Concept: B-cell lymphoma
A number of constitutively activated signaling pathways play critical roles in the survival and growth of primary effusion lymphoma cells (PELs) including NFkB and PI3/AKT kinase cascades. NFkBis constitutively activated in a number of malignancies, including multiple myeloma, Burkitt’s lymphoma and diffuse large cell B-cell lymphoma. However, its role in primary effusion lymphoma has not been fully explored.
- Proceedings of the National Academy of Sciences of the United States of America
- Published almost 5 years ago
New therapies that challenge existing paradigms are needed for the treatment of cancer. We report a nanoparticle-enabled therapeutic approach to B-cell lymphoma using synthetic high density lipoprotein nanoparticles (HDL-NPs). HDL-NPs are synthesized using a gold nanoparticle template to control conjugate size and ensure a spherical shape. Like natural HDLs, biomimetic HDL-NPs target scavenger receptor type B-1, a high-affinity HDL receptor expressed by lymphoma cells. Functionally, compared with natural HDL, the gold NP template enables differential manipulation of cellular cholesterol flux in lymphoma cells, promoting cellular cholesterol efflux and limiting cholesterol delivery. This combination of scavenger receptor type B-1 binding and relative cholesterol starvation selectively induces apoptosis. HDL-NP treatment of mice bearing B-cell lymphoma xenografts selectively inhibits B-cell lymphoma growth. As such, HDL-NPs are biofunctional therapeutic agents, whose mechanism of action is enabled by the presence of a synthetic nanotemplate. HDL-NPs are active in B-cell lymphomas and potentially, other malignancies or diseases of pathologic cholesterol accumulation.
Abstract Previous studies have suggested that CD30 may be expressed in diffuse large B-cell lymphomas (DLBCL). However, the prevalence of CD30+ DLBCLs and extent of CD30 expression within an individual tumor has not been fully evaluated. The aim of this study was to determine the frequency and extent of CD30 expression in DLBCLs, and explore possible relationships between CD30 expression and clinical and biologic variables. We retrospectively identified and analyzed 167 cases of CD30+ DLBCLs from our pathology archive. Twenty-one percent (95% CI: 14.8% - 27.1%) of these cases expressed CD30 and in 52% of them CD30 was positive in > 80% of tumor cells. CD30 expression was more frequent in DLBCLs with non-germinal center origin phenotype, BCL2+ DLBCLs and in patients ≤47 years old. There was significant interaction of BCL2 expression with age and subtype of DLBCL. A multivariate analysis performed in BCL2+ DLBCLs showed a higher frequency of CD30+ cases in non-GC DLBCLs (odds ratio [OR]: 6.5, 95% CI: 1.1 - 36.5) and in patients ≤47 years old (OR: 6.9, 95% CI: 1.5 - 29.5). These associations could suggest a common biologic pathogenesis. The effectiveness of anti-CD30 drugs in other lymphomas opens the possibility for its use in patients with CD30+ DLBCLs.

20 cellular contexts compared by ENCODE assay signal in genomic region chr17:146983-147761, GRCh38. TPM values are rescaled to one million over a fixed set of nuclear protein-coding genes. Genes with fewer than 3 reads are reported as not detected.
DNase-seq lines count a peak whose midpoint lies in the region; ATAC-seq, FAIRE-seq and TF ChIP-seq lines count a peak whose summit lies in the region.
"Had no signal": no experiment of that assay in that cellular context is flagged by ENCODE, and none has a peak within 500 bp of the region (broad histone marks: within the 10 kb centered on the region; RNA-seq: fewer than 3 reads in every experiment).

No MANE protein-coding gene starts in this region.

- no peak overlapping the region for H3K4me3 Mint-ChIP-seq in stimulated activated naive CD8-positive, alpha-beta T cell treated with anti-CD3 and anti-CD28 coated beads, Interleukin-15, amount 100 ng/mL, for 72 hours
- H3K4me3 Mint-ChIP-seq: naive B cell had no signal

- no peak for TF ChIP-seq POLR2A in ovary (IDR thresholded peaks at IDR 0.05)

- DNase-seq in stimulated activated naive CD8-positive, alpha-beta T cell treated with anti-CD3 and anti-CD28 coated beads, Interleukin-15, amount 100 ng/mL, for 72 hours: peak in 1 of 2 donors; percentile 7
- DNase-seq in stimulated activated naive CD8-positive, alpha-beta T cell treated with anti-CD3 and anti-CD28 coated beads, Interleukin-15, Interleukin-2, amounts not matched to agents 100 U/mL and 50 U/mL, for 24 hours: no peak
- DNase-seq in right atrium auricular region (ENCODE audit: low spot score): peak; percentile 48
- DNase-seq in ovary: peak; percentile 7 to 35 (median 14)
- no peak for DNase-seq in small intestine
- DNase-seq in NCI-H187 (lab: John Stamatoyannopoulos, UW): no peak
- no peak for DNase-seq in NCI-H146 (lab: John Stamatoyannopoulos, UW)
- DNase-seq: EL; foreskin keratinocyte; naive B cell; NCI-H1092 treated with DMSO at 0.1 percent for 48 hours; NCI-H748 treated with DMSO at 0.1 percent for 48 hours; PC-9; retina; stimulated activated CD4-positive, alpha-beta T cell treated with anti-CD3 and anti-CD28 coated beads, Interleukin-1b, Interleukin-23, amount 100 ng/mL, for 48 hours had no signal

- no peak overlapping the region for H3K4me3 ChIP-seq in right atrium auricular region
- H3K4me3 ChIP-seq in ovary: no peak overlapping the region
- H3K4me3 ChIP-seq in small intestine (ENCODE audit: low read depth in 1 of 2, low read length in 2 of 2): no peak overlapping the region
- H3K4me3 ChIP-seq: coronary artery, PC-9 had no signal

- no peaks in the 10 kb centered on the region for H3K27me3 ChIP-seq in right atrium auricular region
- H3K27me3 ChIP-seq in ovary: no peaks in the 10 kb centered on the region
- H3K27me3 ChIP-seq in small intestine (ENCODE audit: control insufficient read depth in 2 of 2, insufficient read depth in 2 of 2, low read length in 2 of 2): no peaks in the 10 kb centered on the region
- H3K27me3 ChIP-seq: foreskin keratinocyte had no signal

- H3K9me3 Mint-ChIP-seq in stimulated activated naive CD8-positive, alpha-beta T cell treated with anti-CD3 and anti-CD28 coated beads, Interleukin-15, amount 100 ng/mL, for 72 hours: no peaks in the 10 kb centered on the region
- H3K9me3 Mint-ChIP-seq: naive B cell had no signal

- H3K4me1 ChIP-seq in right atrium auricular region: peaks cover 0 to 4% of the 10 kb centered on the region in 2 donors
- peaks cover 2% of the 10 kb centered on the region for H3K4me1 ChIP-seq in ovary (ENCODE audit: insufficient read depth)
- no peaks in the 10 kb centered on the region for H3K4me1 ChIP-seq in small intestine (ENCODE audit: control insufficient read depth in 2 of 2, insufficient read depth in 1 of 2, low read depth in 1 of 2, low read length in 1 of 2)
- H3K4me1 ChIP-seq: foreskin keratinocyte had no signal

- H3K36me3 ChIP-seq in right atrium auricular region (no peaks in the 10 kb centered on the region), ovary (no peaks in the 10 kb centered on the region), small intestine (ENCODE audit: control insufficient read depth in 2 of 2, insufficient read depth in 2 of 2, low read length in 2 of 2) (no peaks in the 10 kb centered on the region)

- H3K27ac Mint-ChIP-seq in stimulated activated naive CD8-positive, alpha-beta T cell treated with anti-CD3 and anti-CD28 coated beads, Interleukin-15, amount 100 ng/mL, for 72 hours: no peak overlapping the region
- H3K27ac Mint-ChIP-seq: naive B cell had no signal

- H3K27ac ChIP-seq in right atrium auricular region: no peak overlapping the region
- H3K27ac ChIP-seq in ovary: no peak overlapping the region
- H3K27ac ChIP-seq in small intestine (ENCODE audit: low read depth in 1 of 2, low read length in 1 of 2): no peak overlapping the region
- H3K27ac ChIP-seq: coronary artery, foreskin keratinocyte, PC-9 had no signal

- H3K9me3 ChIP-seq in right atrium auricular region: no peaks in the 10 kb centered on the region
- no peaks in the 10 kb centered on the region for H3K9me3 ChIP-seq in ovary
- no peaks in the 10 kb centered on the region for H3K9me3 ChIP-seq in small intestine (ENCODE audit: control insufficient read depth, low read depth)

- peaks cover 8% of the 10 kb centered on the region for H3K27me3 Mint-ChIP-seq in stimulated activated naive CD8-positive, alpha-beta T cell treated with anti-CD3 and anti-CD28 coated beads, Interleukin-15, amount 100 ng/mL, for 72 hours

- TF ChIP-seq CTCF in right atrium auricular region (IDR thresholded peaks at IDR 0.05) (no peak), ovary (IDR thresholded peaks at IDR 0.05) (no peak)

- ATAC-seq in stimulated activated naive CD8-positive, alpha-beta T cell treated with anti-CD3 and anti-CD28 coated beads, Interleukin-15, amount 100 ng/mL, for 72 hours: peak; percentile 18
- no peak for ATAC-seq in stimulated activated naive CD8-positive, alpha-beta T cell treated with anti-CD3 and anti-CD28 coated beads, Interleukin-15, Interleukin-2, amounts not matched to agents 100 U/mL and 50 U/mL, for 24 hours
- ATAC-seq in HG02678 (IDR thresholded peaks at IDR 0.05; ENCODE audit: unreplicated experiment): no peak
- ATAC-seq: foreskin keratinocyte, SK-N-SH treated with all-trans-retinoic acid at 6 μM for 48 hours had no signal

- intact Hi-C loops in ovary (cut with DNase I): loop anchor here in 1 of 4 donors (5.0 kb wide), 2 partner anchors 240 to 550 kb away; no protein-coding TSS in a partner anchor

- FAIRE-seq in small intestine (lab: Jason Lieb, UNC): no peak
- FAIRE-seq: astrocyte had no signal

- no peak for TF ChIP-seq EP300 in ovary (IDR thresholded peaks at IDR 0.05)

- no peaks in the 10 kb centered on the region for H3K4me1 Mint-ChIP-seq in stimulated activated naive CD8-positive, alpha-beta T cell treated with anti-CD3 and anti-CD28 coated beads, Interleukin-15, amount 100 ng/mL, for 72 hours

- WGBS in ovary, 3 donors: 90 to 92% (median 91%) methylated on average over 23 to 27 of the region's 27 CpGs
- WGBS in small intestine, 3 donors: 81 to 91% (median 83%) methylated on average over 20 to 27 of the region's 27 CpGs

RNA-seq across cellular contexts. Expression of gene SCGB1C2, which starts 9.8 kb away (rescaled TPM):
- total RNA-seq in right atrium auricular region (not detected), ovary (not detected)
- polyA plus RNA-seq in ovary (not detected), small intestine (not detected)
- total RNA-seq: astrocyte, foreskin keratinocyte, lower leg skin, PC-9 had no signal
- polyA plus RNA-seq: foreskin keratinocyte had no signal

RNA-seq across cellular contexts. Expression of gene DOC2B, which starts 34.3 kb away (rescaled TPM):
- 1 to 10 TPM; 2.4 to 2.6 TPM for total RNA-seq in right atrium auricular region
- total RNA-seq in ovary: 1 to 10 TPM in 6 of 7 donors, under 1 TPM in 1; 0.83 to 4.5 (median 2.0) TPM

Canine lymphoma is the neoplasm most often treated by chemotherapy, yet there are few data to correlate response to therapy with its different subtypes. This study is based on biopsy specimens from 992 dogs for which lymphoma was the clinical diagnosis. All cases were phenotyped by immunohistochemistry for CD3 and CD79alpha. Cases with histiocytic proliferation were evaluated immunohistochemically for CD18. Clonality was verified in 12 cases by polymerase chain reaction (PCR). Survival (event time) data and complete survival information (cause of death or time to last follow-up) were available on 456 dogs. Additional covariate information when available included size, age, sex, phenotype, stage and grade of lymphoma, mitotic index, and treatment protocol. Because of the many subtypes of B- and T-cell lymphoma, the cases were grouped into 7 diagnostic categories: (1) benign hyperplasia; (2) low-grade B-cell; (3) high-grade B- and T-cell; (4) low-grade T-cell; (5) centroblastic large B-cell of all mitotic grades (subdivided by clinical stage); (6) immunoblastic large B-cell of all mitotic grades, and (7) high-grade peripheral T-cell. Grouping was determined by histological grade (based on mitotic rate/400× field, with low-grade 0-5, intermediate 6-10, and high-grade >10) and stage for survival function estimation. No association with survival was found for size (based on breed of dog) or sex. All diagnostic categories of indolent or low-grade type had low mitotic rates, whereas those with clinically high grades had high mitotic rates. The diagnostic category with the most cases was centroblastic large B-cell lymphoma. Compared with dogs in this largest represented group of lymphomas, dogs with high-grade lymphomas had significantly higher mortality rates, and dogs with low-grade T-cell lymphomas had significantly lower mortality rates. Treatments for high-, intermediate-, and low-grade lymphomas were divided into 4 groups: absence of treatment, chemotherapy with or without hydroxydaunorubicin, and only prednisone. Dogs with low-grade T-cell (T-zone) lymphomas had the longest median survival (622 days), whereas the shortest median survival was in dogs with T-cell high-grade (peripheral T-cell) subtype (162 days). The dogs with centroblastic large B-cell lymphomas had a median survival of 127 days with low stage, 221 days with intermediate stage, and 215 days with advanced stage. Dogs with T-zone lymphoma were probably diagnosed in later stages of disease because of the lack of signs associated with progression. As with human lymphomas, a histological diagnosis with immunophenotyping is a minimal requirement for diagnosis of a specific subtype.